The Aitareyabrahmana is one of the collections of the
sayings of ancient Brahmana priests (divines and philosophers
illustrative and explanatory of the duties of the so-called
Hotr-priests. The latter performing the principal part of
their duties by means of the mantras, termed and contained in the so-called Rgveda Samhita, the Aitareya is therefore
one of the Brahmanas belonging to the Rgveda. There must
have been, as we may learn from Panini and Patanjali's
Mahabhasya, a much larger number of Brahmanas belonging
to each Veda and even Sayana, who lived only about four
hundred years ago, was acquainted with more Brahmanas,
To the Rgveda we know at present besides the Aitareya, only
the Kausitaki Brahmana, which is also called Sankhayana.
Both appear to have been known to the grammarian Panini,
as one may gather from the rule (v. I. 62) which he gives
regarding the formation of names of Brahmanas consisting
of thirty and forty Adhyayas for the Kausitaki actually
consists of thirty and the Aitareya of forty Adhyayas, which
were afterwards divided into eight Pancikas, each of which
comprises five Adhyayas.
It treats in its eight books, or forty chapters, each of
which is subdivided into a certain number of whichis subdivided into a certain number of Kandikas
small sections, paragraphs, almost exclusively of the duties.of
the seven Hotr-priests at the great .Soma sacrifices and the
different royal inauguration ceremonies. All minor sacrifices
and Istis, although they require the services of a Hota, are
excluded. The Hotr-priests are . to be divided into three
distinct classes: (1) The Hota, the chief of all Hotr-priests;
(2) The Hotrakas, i.e. the Iittle Rotas these are Maitravaruna
(Prasastar) Bramanachamsi, and Achhavaka and (3) The Hoai-saamsinah; i.e. the repeaters of the Hatr verses; they are, Potar, Nestar and Agnidhra.
The first thirteen chapters (the two first books, and the
three first chapters of the third) treat of the duties of the chief Hots at the Agnistoma Soma sacrifice only; for this is the model (prakrti) of all Soma 'Sacrifices which last for one day only (the so-called aikahikas) ; all other Soma sacrifices of the same duration are mere modifications (vikrti) of it. It is regarded as an integral part of the Jyotistoma, and said to consist of the following seven sacrifices: (1) Agnistoma, (2)
Atyagnistoma, (3) Ukthya, (4) solasi, (5) Atiratra, (6)
Vajapeya, (7) Aptoryama (Asv, Sr. S. 6. 11). In many places, however, the term Jyotistoma is equivalent to Agnistoma. The Aitareya does not know these seven parts, as belonging together, but simply remarks, that they follow the Agnistoma as their prakrti (3. 41). The Atyagni~toma is not even mentioned in it at all.
All the duties of the Hota at the Agnistoma are mentioned almost in the exact order in which they are required, It lasts generally for five days. The ceremonies are then divided as follows:
First day.-Preliminary ceremonies, such as the election
of the priests, giving them presents (madhuparka), the Diksaniya Isti, and the Diksa itself.
Second day.-The Prayantya or opening Isti; the buying
of the Soma; the Atithya Isti, Pravargya, and Upasad twice (once in the forenoon, and once in the afternoon).
Third day.-Pravargya and Upasad twice again.
Fourth day-Agnipranayanam, Agni-Soma-pranayanam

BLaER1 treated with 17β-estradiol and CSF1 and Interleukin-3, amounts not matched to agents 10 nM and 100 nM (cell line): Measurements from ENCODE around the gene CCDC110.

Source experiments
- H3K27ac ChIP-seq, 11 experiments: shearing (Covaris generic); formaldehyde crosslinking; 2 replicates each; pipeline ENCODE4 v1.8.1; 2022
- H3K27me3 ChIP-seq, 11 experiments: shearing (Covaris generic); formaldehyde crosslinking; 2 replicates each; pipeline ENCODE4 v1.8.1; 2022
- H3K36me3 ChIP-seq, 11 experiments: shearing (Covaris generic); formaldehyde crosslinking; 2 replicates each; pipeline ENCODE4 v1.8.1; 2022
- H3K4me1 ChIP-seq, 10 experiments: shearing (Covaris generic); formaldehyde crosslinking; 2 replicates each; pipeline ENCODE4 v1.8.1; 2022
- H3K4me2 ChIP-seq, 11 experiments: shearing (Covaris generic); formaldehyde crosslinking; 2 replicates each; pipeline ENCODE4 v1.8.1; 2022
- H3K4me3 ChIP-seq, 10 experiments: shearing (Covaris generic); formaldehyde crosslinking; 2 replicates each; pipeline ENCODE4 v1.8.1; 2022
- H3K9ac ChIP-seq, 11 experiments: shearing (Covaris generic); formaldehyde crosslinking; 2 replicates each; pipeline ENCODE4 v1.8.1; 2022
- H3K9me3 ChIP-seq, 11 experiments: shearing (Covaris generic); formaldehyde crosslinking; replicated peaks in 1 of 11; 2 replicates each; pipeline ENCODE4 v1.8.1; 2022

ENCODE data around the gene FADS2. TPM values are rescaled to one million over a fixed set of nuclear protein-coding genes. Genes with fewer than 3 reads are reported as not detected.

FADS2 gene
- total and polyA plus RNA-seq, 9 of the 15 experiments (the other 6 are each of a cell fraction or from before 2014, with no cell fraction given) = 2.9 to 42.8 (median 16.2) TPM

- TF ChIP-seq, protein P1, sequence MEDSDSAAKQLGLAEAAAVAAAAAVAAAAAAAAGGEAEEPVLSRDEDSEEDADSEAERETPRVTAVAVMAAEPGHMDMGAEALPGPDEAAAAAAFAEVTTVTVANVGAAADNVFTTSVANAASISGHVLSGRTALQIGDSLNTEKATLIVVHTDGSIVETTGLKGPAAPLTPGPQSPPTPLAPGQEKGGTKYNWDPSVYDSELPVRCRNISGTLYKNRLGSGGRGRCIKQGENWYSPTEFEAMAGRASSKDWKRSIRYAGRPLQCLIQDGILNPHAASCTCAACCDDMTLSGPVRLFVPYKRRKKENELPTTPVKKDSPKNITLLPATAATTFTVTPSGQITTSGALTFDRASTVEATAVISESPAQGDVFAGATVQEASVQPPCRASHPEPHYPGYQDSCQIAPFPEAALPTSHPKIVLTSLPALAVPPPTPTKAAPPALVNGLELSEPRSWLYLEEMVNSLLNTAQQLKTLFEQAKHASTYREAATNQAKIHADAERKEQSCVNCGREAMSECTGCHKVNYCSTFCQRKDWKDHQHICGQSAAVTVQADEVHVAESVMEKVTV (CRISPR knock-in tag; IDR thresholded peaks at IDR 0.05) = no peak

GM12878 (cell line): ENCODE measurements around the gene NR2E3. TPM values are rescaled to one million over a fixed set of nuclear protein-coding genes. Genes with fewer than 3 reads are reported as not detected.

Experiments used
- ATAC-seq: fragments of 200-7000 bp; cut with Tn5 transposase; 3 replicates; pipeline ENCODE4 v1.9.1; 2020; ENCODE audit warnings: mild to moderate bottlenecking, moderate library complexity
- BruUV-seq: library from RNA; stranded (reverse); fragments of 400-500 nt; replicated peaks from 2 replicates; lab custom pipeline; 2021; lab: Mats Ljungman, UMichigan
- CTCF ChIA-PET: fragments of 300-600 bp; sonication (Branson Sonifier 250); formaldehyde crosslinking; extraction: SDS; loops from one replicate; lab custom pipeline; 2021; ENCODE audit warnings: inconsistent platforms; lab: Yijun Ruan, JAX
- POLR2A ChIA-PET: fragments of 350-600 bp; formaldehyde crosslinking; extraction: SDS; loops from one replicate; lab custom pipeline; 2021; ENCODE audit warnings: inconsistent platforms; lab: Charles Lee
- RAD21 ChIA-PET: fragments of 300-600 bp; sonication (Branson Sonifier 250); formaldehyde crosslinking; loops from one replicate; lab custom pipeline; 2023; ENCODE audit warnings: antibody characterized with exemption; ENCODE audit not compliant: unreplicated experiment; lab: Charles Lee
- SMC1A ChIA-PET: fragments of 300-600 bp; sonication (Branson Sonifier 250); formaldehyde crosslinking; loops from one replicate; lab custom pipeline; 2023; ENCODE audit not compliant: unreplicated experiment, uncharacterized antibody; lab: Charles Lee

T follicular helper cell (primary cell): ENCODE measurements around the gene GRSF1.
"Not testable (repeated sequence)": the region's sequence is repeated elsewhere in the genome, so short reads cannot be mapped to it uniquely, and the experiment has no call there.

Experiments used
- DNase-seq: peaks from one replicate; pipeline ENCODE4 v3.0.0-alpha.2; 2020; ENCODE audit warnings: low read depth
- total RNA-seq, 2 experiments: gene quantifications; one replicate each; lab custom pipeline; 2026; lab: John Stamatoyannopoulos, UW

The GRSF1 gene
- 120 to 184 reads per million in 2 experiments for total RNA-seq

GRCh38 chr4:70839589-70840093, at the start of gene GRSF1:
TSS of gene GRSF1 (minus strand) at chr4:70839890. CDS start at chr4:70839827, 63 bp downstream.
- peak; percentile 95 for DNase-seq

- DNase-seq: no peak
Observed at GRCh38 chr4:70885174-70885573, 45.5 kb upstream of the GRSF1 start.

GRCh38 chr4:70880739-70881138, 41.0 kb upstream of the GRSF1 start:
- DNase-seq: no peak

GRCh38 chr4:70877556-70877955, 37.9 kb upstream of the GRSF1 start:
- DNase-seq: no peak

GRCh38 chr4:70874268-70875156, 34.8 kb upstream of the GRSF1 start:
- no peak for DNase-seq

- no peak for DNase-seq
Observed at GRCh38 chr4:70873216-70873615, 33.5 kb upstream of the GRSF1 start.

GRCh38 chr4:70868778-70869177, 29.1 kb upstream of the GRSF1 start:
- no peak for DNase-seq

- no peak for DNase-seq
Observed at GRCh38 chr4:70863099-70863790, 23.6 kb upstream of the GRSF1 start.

Havirdhana pranayanam, The animal sacrifice.
Fifth day.- The squeezing, offering, and drinking of the
Soma juice at the three great libations, viz. the morning;
midday, and evening libations. The concluding Isti (udayaniya), Ablution (avabhrta).
The ceremonies of the four first days are only introductory, but absolutely necessary; for without them no one is allowed to sacrifice and drink the soma juice. The Soma Ceremony is the holiest rite in the whole Brahmanical sacrifice.
With particular care are the so-called Sastras or recitations of the Hotr priests treated. in the Aitareyabrahmana. fifth chapter of the second, and the three first chapters of third book are entirely taken up with the exposition of the as of the Hota at the morning, midday, and evening ions, As the reader may learn from a perusal principally le third book, the Sastras always belong to Stotras or performances by the Sama singers, viz. the Udgatar or chief singer, the Prastotar who chants the prelude, and the- Pratihartar who chants the response Their recitations must be
ancient, as we have seen; for they are by the name uktha exactly corresponding to ukhdhem in the Zend language) frequently mentioned in the Samhita. A closer examination of them will throw much light on the history of the composion of the Vedic hymns. As ancient as the Sastras are the stomas, the exposition of which forms one of the topics the Samavedic Brahmanas. The word stoma is also known in the Zend-A vesta. The Parsi priests understood a particular sacrificial ceremony of minor importance,
h consists in consecrating a meal (meat is at this occasion indispensable) in the honour of an angel or a' deceased person enjoyed afterwards by the whole party assembled. That idea of "sacrificial rite" was attached also by the brhmanas to the word, clearly follows from the terms, Agnistoma and Jyotistoma, The musical- performance which originally alone called a stoma, formed a necessary part certain sacrifices, and was then, as pars pro toto, applied to whole rite.
The universal character of the Agnistoma and its mean
is treated especially in the fourth chapter of the third
book. In its last chapter, and in the first two of the fourth principal modifications of the Agnistoma are mentioned briefly described, viz. the Ukthya, Solasi and Atiratra, along with the Asvina Sastra.
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